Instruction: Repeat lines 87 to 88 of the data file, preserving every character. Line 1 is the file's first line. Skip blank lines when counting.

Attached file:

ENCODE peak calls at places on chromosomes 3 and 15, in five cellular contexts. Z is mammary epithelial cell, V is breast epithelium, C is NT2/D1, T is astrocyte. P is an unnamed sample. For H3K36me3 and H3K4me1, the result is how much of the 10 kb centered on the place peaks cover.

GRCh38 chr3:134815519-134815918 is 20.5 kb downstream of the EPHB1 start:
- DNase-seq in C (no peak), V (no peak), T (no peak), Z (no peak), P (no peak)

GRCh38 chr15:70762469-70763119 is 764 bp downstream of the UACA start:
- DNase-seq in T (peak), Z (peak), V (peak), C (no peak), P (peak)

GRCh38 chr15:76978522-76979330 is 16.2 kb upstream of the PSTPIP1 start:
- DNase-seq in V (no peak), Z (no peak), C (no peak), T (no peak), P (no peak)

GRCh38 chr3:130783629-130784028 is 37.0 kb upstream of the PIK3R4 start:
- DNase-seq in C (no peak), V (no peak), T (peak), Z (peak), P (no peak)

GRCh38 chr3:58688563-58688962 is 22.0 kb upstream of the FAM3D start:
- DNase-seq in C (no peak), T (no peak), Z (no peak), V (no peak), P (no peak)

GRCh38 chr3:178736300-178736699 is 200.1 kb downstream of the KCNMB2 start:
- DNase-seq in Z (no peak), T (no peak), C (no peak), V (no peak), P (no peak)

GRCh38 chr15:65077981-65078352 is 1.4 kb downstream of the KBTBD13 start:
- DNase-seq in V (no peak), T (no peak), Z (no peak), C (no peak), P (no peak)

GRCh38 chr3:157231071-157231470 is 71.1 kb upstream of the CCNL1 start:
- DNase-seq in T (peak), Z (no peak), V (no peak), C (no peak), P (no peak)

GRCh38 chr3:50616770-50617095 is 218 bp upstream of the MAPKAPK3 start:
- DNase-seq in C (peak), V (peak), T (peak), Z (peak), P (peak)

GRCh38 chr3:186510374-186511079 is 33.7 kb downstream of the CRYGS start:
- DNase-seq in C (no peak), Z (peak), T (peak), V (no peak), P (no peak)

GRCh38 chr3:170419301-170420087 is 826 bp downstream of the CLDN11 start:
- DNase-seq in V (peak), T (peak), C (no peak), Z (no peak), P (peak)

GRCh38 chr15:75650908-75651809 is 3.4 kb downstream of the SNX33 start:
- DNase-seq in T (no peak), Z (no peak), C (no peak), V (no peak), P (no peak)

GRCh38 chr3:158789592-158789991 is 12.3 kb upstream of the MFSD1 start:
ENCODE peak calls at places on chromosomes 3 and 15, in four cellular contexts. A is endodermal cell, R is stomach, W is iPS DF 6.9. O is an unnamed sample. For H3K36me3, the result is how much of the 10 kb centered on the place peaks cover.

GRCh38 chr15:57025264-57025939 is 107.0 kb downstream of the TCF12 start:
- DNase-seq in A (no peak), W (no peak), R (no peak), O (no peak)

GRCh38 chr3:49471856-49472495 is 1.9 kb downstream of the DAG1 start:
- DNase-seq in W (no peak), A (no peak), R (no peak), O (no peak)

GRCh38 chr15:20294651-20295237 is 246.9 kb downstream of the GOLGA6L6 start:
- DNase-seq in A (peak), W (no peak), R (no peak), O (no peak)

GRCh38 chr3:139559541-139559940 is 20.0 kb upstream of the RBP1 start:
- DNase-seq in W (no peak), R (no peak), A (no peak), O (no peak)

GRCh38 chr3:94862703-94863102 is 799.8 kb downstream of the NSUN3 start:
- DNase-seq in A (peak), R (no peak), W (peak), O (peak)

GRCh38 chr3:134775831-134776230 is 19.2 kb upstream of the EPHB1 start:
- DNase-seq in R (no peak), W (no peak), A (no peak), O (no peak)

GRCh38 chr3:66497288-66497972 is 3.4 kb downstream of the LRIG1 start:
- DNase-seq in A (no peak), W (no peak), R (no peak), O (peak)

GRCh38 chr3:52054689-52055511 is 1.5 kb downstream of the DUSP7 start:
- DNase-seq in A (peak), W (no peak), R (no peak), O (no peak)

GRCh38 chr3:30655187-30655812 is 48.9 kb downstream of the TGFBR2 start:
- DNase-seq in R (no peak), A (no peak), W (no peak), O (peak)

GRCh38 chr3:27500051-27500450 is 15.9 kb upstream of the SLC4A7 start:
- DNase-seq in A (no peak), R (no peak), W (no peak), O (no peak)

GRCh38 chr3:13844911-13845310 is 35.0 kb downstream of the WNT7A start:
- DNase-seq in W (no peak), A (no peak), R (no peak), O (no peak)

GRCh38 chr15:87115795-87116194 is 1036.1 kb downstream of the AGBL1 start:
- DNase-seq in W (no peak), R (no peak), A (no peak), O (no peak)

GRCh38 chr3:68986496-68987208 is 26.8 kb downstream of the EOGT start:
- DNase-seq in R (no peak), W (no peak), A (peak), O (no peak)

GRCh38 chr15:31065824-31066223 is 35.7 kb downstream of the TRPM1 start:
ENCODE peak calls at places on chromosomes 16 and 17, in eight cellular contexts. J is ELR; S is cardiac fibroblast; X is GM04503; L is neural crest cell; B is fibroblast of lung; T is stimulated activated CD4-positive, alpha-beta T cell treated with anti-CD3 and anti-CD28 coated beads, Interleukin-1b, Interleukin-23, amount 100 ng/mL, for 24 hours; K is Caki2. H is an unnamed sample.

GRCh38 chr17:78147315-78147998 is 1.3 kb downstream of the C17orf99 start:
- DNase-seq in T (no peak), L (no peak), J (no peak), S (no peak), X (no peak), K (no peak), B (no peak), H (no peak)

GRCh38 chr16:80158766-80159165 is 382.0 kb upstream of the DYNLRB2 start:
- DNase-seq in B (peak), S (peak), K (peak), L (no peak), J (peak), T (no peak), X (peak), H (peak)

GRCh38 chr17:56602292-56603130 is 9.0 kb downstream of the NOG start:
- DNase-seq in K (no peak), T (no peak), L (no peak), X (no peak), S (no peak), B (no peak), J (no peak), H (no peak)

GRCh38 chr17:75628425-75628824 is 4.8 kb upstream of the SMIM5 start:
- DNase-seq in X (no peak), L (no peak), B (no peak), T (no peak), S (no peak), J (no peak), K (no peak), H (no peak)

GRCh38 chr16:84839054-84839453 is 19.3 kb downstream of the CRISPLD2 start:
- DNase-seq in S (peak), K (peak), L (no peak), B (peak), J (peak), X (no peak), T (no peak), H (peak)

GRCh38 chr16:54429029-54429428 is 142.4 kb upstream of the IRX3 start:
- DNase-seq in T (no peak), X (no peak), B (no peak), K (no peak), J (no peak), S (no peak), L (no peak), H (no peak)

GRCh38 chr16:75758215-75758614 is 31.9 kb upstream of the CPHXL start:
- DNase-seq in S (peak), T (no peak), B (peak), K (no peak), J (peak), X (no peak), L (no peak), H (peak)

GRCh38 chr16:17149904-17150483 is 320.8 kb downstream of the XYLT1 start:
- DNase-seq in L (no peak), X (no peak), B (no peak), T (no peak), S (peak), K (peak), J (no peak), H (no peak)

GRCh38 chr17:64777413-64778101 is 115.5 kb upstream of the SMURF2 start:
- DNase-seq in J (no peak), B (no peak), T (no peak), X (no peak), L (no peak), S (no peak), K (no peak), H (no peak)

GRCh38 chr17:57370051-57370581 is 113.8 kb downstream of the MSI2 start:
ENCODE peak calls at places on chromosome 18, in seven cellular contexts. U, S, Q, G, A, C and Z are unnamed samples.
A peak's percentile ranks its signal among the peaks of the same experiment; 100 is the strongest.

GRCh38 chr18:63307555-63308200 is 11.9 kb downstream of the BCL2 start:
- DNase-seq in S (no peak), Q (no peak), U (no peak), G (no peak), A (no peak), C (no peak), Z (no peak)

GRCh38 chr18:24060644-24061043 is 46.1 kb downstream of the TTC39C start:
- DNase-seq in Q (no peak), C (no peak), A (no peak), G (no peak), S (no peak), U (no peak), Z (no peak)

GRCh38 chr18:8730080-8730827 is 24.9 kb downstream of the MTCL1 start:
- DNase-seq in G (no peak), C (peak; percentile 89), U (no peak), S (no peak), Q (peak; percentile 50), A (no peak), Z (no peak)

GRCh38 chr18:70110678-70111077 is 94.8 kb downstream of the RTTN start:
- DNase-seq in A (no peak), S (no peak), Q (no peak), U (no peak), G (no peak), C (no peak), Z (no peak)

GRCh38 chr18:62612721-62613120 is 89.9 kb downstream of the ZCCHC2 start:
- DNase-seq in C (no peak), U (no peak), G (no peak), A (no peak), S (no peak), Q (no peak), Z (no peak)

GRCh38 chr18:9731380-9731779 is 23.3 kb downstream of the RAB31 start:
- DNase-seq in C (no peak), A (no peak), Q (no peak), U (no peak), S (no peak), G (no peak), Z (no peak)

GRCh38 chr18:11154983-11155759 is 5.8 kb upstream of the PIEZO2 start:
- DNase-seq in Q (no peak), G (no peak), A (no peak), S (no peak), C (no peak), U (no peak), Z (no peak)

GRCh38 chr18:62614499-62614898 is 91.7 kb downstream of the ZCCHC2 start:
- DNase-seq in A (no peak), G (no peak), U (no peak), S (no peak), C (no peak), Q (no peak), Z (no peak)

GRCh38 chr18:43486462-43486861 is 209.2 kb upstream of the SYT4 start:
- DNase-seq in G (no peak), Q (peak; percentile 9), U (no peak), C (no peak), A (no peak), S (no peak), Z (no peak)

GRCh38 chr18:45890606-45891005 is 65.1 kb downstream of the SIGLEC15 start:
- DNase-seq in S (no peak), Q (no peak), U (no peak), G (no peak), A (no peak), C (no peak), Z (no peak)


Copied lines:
GRCh38 chr18:9731380-9731779 is 23.3 kb downstream of the RAB31 start:
- DNase-seq in C (no peak), A (no peak), Q (no peak), U (no peak), S (no peak), G (no peak), Z (no peak)